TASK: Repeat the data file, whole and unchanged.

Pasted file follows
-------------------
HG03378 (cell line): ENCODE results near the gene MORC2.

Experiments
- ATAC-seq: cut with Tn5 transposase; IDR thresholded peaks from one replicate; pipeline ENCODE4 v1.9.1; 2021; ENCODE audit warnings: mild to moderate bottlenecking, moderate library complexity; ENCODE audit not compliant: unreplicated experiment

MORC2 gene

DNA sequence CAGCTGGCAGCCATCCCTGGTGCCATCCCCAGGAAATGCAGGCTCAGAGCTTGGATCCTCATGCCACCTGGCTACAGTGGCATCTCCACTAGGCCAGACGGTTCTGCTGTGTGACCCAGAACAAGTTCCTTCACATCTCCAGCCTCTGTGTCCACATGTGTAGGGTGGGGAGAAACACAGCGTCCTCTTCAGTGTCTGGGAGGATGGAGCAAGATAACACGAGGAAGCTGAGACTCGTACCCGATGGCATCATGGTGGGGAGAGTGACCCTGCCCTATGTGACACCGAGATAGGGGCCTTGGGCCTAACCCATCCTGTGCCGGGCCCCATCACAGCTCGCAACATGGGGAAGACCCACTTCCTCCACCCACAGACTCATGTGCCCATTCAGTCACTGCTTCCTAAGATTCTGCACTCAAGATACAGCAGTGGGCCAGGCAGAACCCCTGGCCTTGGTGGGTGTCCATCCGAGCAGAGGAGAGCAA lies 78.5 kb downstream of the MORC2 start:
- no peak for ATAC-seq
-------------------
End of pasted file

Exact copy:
HG03378 (cell line): ENCODE results near the gene MORC2.

Experiments
- ATAC-seq: cut with Tn5 transposase; IDR thresholded peaks from one replicate; pipeline ENCODE4 v1.9.1; 2021; ENCODE audit warnings: mild to moderate bottlenecking, moderate library complexity; ENCODE audit not compliant: unreplicated experiment

MORC2 gene

DNA sequence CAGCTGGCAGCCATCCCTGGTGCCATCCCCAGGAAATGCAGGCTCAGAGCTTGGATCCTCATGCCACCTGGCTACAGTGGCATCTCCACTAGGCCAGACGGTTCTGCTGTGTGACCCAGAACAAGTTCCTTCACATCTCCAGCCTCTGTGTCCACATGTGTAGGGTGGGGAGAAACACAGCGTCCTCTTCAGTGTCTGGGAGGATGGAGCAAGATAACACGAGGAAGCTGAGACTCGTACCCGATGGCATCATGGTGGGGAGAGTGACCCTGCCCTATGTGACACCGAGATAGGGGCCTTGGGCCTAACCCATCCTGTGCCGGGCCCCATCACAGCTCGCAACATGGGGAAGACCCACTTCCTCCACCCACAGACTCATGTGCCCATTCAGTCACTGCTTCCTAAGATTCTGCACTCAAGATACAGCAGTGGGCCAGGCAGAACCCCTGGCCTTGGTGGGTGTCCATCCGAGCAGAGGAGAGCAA lies 78.5 kb downstream of the MORC2 start:
- no peak for ATAC-seq